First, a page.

Remembering Carol Webber

The American soprano and teacher Carol Webber passed away earlier this month. For 24 years, Webber performed with the Metropolitan Opera and numerous regional opera companies throughout North America. Her concert appearances included the opening of the fiftieth anniversary season of Tanglewood. A respected teacher, Webber served on the faculty of the Oberlin Conservatory, her alma mater,  from 1986 to 1991. Her long-running tenure as a professor at the Eastman School of Music …

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Debussy’s “La plus que lente”: A Sultry Homage to the Café Waltz

Claude Debussy composed La plus que lente in 1910, shortly after the publication of his Préludes, Book I. The brief waltz for solo piano ventures into the sultry, atmospheric world of Parisian café music. Lazy and hauntingly melancholy, it is a dreamy evocation of the sounds of a Gypsy café ensemble. Additionally, at moments, the music anticipates the bluesy strains of jazz. The same year, Debussy visited Budapest and, in a letter, commented on …

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Adventures in Fourths: Music of Debussy, Bartók, and Gershwin

The Greek name for the interval of the perfect fourth was diatessaron. Translating as “across four,” it is a word which brings to mind Pythagorean harmonic ratios. Wide open sonorities that suggest neither major nor minor, perfect fourths and fifths became prevalent in the early medieval polyphony of composers such as Léonin and Pérotin. In the piano pieces below, we hear twentieth century composers exploiting the perfect fourth for purely expressive reasons. Here are three …

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Debussy’s “Voiles,” Préludes, Book 1: Sailing on a Whole-Tone Sea

The French word, “Voiles” translates as either “veils” or “sails.” This is the atmospheric title that Claude Debussy provided for the second of his twelve piano Préludes, published in 1910. Harmonically, Voiles is rooted in the whole-tone scale, in which each pitch is separated by the intervallic distance of a whole step. As a result, the hierarchy and tonal pull of the traditional major or minor scales is gone. Unmoored, the music drifts into …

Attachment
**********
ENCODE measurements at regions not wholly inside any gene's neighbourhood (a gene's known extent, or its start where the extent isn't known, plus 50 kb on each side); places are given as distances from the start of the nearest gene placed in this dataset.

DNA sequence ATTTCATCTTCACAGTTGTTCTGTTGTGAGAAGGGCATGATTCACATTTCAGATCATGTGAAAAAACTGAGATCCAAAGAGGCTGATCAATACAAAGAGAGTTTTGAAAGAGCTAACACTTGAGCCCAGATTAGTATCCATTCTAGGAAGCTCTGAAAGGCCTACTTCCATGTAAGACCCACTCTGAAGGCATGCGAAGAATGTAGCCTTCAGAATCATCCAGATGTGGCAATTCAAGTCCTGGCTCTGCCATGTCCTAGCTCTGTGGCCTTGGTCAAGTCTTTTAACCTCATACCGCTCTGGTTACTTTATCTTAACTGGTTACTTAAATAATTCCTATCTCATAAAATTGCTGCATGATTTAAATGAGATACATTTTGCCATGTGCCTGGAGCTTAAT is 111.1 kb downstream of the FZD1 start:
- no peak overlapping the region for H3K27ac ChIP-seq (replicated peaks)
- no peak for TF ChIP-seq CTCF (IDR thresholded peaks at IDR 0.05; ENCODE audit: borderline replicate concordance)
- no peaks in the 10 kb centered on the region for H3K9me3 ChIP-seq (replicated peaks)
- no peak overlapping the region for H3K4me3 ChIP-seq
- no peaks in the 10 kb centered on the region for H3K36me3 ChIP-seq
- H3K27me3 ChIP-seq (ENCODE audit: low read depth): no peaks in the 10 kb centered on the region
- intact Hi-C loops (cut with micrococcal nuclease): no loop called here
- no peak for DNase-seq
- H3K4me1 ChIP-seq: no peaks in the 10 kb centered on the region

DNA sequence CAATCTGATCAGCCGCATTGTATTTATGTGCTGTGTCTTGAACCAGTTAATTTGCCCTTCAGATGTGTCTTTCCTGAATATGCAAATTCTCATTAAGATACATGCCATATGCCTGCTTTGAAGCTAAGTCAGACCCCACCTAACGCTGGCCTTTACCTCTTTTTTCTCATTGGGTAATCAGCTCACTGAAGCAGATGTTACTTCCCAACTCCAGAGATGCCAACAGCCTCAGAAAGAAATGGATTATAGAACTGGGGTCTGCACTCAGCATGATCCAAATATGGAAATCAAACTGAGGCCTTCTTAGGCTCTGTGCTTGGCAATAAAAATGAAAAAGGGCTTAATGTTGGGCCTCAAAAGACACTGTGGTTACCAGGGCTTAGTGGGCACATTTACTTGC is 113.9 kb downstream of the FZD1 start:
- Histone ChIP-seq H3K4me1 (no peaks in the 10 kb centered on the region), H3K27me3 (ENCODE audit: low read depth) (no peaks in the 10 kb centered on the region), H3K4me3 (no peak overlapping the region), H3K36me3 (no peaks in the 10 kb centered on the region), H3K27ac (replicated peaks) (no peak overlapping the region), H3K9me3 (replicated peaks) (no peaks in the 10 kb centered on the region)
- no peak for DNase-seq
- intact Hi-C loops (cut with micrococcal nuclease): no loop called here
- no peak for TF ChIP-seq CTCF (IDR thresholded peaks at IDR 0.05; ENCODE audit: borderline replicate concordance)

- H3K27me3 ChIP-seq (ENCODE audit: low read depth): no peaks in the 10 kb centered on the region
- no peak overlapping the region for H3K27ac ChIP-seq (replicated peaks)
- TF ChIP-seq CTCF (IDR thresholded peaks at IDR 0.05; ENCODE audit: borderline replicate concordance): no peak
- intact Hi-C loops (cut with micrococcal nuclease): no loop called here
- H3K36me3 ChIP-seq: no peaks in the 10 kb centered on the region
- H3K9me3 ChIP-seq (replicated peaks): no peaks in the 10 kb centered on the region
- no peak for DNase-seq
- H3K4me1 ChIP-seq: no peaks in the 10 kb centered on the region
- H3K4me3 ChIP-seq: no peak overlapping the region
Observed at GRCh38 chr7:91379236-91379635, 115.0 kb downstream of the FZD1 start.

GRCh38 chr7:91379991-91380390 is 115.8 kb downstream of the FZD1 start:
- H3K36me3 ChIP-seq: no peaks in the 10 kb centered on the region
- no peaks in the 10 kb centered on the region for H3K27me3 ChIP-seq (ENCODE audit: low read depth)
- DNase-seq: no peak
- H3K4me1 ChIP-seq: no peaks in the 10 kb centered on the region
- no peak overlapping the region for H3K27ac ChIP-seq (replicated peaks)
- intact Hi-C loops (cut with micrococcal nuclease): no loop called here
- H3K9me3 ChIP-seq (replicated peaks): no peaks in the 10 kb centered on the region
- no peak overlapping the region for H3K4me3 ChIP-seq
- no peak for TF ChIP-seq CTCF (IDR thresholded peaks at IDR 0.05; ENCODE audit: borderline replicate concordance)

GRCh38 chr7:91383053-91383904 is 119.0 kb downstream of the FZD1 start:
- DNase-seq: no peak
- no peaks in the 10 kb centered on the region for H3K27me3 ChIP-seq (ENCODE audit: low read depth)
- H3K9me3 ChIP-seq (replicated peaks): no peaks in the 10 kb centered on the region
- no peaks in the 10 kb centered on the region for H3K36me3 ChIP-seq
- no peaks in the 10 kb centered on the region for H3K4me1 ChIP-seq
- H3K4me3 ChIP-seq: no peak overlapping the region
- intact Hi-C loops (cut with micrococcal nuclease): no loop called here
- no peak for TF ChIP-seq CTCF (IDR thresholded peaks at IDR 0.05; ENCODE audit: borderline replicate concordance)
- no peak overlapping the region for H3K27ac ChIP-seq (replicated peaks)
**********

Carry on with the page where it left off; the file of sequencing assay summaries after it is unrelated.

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Debussy’s “Bruyères” from Préludes, Book 2: Krystian Zimerman

Composed between 1909 and 1913, Claude Debussy’s twenty four solo piano Préludes are divided into two books. Unlike the Preludes of Chopin or J.S. Bach’s The Well-Tempered Clavier, they do not form a sequential harmonic procession. Instead, they float ephemerally between traditional tonality and modal harmony, and the pentatonic and whole tone scales. They emerge as dreamy, atmospheric vignettes. Bruyères is the fifth Prélude from Book II. Translating as “heather,” it “evokes pastoral bliss, an Arcadian …

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Debussy’s “L’Isle Joyeuse,” Pascal Rogé

The 1717 painting L’embarquement pour Cythère by Jean-Antoine Watteau depicts a merry party of lovers arriving on (or departing from) the Mediterranean island of Cythère. In ancient mythology, Cythère was known as the birthplace of Venus, the goddess of erotic love. The version of the painting which hangs in the Louvre shows the revelers flanked by bright dancing cupids and a serenely gazing statue of Venus. Watteau’s painting served as an inspiration for Claude Debussy’s …

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Debussy’s “Brouillards”: A Journey into Pantonality

On Wednesday, we explored Richard Strauss’ Also sprach Zarathustra, a piece which ends, unresolved, in two radically unrelated keys (C and B). When the brash, outspoken Claude Debussy heard another Strauss tone poem, Till Eulenspiegel, he compared it to “an hour of original music in a lunatic asylum.” Yet, in the early years of the twentieth century, Debussy pushed the dense chromaticism of Strauss and Wagner into even more adventurous harmonic territory. We …

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